Slightly smaller than Oregon, Romania is perhaps best known for its beautiful capital Bucharest and the Transylvanian Alps. Its population is 22 million, of whom 45% live below the poverty line due to decades of dictatorship from Nicolae Ceausescu which began in 1965 and lasted until 1989 when he was overthrown and executed. A small number of Romanians (2.5%) are considered Roma, or “Gypsy.” Religions are varied, with the majority being Eastern Orthodox with 87%, Protestant (7%), Roman Catholic (6%), and approximately 1% Muslim.
Romania’s economic development lags far behind most of Europe. Per capita income is only US$7,600, ranking Romania 69th in the U.N. Human Development Index, somewhere down around Venezuela, Brazil, and Thailand.
Romania is infamously known for its staggering amount of orphans, and its orphanages are among the worst in the world. The problem of Romanian orphanages began with the dictatorship of Nicolae Ceausescu. One of his goals was to spread communism by increasing the population of Romania to 30 million by the year 2000. He went to extreme measures to reach his population goal. Under Ceaucescu’s regime, every woman was required by law to have at least four children, which was increased a few years later to five children. Families that had fewer than three children were taxed heavily. Women were regularly monitored for pregnancy and did not become eligible for birth control until the age of 45. Importing condoms was an imprisonable offense.
The vast majority of children in Ceausescu’s orphanages are not actually orphans. These state-run “orphanages” were created to house the excess children that families could not support and abandoned. Orphanages were staffed by the smallest number of people who could keep the institution minimally operational, with no consideration given to the developmental needs of the children. Children in these institutions grew up without mental stimulation or physical activity, without any loving human touch, and often without sufficient food, clothing, or health care. Pierre Poupard, the head of UNICEF in Romania, calls these children “a lost generation.” They were closeted away from society, often malnourished and subjected to physical and even sexual abuse.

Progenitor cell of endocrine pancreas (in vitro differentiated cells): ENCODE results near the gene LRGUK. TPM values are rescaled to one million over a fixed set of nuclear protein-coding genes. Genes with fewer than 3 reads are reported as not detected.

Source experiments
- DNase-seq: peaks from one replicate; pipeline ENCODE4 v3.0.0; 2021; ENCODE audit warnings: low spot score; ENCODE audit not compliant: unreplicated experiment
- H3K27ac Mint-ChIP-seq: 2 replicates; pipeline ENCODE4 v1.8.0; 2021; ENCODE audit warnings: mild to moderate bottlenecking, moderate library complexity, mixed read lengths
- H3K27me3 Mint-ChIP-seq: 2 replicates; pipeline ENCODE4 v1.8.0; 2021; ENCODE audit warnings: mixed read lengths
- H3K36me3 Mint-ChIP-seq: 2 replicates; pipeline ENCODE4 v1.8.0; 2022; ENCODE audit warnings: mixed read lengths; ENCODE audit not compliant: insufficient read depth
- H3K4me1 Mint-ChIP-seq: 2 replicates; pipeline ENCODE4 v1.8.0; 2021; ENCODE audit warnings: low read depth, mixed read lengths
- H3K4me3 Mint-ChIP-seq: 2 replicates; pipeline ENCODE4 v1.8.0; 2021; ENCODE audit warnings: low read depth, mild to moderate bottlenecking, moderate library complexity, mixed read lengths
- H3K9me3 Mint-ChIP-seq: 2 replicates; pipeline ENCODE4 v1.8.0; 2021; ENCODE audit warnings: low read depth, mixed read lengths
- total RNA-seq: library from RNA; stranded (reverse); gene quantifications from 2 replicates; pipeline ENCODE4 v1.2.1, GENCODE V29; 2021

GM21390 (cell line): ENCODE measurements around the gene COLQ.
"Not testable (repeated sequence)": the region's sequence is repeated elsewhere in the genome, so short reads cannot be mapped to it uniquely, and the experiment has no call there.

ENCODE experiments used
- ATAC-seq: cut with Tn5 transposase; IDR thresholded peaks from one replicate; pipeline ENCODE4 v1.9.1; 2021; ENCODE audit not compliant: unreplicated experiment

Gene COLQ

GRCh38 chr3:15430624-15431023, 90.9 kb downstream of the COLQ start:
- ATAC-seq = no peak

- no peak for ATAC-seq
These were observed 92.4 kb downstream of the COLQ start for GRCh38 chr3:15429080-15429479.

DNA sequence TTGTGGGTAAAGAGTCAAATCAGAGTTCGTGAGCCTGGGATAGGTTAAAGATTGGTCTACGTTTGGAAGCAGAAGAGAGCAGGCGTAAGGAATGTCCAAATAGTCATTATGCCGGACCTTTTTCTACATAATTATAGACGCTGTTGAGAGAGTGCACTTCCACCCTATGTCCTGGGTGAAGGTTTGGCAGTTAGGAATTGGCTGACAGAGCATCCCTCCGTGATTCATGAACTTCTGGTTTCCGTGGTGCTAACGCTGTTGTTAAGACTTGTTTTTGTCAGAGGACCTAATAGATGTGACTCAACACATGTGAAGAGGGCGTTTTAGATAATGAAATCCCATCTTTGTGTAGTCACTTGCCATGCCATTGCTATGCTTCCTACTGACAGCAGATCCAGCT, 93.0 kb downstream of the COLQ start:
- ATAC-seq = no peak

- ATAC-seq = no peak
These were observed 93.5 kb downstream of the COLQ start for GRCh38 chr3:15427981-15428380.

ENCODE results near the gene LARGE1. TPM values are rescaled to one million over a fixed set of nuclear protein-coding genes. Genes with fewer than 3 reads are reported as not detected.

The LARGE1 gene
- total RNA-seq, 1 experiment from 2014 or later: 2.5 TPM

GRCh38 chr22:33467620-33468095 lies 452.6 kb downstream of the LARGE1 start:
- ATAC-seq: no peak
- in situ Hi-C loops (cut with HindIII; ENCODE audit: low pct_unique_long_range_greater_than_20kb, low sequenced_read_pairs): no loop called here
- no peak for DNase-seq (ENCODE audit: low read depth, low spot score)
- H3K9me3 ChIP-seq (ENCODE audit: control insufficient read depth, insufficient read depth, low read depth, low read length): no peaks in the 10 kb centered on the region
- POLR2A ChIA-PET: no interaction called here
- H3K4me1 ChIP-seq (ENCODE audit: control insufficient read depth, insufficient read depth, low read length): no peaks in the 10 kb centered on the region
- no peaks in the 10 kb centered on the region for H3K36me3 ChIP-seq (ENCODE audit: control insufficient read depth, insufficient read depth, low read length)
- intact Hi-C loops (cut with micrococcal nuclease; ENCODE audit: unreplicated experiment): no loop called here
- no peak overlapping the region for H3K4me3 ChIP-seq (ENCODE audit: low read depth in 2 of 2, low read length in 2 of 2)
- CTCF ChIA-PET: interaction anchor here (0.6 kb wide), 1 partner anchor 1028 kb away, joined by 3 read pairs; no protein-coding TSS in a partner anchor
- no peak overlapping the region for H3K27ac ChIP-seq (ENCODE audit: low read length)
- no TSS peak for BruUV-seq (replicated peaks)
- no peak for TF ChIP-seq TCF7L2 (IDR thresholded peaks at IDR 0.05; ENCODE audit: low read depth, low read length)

Conditions in the orphanages have changed only slightly for the better. Romania is currently experiencing a great deal of economic difficulty but is slowly moving in the right direction. The consequences of the nation’s many years of authoritarianism are lingering problems that will continue for a very long time. As Romania crawls from the rubble left after decades of communism toward a free market economy, many people are still suffering. International monetary organizations have reported that Romania has actually regressed economically during recent years. As a consequence of this economic downturn, many more children have been abandoned to the orphanages bringing their numbers to over 140,000.
Orphans International is committed to helping these children under a new plan developed specifically to deal with the orphans in Romania. In partnership with The Princess Margarita of Romania Foundation, OI Romania will work towards de-institutionalizing children from state-run orphanages so they have a chance to learn, grow, and become global citizens.
Thinking about what volunteers I had available to meet me for a tour of Romania, my thoughts returned to Boris Stankevich of Belarus. How far could Belarus be from Bucharest, I wondered? Soon I knew: two days by train. But he traveled the distance in February of 2006 to spend a week with me in Bucharest – through a blizzard – speaking to a host of specialists, including Ethan Hawke’s mother Leslie who was a Peace Corps volunteer in Romania and returned to head an NGO. We spent a wonderful day in her home.